In face of the open contempt of the State, the President’s Mediation Commission confessed the helplessness of the Federal Government.  They discovered that there was no Federal statute under which the authors of these deportations from Arizona to New Mexico could be punished.  For the protection of men violently hustled from one State to another the Federal Government, as it appears from this incident, is without power.

Such power as existed the Constitution and statues of Arizona vested in the governor and Attorney-General of the State; but the companies contemptuously flouted these constituted guardians of the public interest.  After the deportations the companies set up and extra-legal court of their own, before which all persons desiring to live and do business in Bisbee and not rated as “loyal” were forced to appear.  Many such persons, according to their own testimony, were asked whether they had participated in the strike, whether they sympathized with the strikers as against the companies, whether they were ready to go back and work at such places and on such terms as the powers behind the “kangaroo court” might designate.  Failing a satisfactory answer, they were ordered to move on, were forcibly deported, or were imprisoned and sent out in the convict road-repair group.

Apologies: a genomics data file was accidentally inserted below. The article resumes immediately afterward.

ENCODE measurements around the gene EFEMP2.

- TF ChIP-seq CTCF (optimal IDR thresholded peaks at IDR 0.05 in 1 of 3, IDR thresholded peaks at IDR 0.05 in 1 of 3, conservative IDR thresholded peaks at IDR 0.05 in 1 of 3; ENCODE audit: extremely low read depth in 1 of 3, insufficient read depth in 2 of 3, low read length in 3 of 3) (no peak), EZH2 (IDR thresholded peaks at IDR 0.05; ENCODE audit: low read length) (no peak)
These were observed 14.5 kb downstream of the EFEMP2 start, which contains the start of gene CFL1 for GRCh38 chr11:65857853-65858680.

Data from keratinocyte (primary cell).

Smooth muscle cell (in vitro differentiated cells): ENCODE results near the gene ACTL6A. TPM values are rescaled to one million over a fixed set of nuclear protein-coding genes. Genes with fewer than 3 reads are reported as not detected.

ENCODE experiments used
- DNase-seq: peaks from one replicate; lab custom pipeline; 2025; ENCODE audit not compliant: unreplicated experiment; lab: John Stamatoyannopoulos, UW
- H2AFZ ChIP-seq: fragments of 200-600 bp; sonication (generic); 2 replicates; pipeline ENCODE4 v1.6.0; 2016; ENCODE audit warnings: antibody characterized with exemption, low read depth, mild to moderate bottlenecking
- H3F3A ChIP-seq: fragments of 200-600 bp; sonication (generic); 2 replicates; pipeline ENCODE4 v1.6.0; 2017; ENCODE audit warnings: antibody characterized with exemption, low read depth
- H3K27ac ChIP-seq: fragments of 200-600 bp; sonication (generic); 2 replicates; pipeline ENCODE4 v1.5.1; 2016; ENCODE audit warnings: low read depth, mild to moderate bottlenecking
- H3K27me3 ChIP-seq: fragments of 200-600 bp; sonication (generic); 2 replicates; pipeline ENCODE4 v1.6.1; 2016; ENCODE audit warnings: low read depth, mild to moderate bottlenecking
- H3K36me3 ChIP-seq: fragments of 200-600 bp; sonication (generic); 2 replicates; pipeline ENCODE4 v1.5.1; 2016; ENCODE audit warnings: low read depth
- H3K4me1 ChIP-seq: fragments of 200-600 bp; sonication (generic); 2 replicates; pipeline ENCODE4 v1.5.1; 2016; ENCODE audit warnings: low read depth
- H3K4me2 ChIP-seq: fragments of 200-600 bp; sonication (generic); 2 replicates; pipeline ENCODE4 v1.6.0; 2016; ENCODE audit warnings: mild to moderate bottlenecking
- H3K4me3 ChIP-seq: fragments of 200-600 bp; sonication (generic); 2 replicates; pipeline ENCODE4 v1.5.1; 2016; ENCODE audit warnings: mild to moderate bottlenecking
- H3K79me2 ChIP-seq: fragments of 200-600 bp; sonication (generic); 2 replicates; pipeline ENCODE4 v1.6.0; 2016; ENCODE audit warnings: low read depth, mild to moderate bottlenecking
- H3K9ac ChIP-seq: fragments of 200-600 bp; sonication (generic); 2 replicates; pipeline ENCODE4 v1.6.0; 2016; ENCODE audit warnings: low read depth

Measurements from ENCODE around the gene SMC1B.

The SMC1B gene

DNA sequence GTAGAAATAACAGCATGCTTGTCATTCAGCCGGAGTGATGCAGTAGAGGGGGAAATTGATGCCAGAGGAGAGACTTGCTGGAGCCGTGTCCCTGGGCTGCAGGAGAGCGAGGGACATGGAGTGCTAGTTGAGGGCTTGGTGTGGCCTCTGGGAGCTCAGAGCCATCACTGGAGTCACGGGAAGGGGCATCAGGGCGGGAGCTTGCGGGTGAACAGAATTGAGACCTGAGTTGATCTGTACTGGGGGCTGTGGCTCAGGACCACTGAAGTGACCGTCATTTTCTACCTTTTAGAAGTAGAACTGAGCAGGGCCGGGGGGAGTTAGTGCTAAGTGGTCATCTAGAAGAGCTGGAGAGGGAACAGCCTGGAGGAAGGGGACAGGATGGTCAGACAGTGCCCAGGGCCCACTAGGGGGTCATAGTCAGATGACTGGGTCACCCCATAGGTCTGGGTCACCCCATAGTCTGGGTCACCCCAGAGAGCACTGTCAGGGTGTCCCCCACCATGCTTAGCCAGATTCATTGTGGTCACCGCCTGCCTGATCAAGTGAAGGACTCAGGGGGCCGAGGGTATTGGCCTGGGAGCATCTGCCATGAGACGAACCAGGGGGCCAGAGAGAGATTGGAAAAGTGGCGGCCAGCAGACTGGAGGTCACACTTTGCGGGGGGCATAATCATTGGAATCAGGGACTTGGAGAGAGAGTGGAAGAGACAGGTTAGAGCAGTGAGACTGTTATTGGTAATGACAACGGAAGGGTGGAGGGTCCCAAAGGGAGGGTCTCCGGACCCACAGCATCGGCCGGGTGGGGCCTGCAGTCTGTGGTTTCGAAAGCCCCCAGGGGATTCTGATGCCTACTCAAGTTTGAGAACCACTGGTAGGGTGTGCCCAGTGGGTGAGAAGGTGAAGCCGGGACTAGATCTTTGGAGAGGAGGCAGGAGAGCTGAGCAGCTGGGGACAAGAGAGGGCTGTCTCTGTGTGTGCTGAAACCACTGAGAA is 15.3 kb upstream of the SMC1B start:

When the victims of this lawlessness appealed for protection o the Governor of Arizona, he professed helplessness on the ground that the State troops had been taken over by the Federal authorities, and shifted responsibility to the State’s Attorney-General.  In a telegram of August 9 addressed to the Governor that official reported as follows: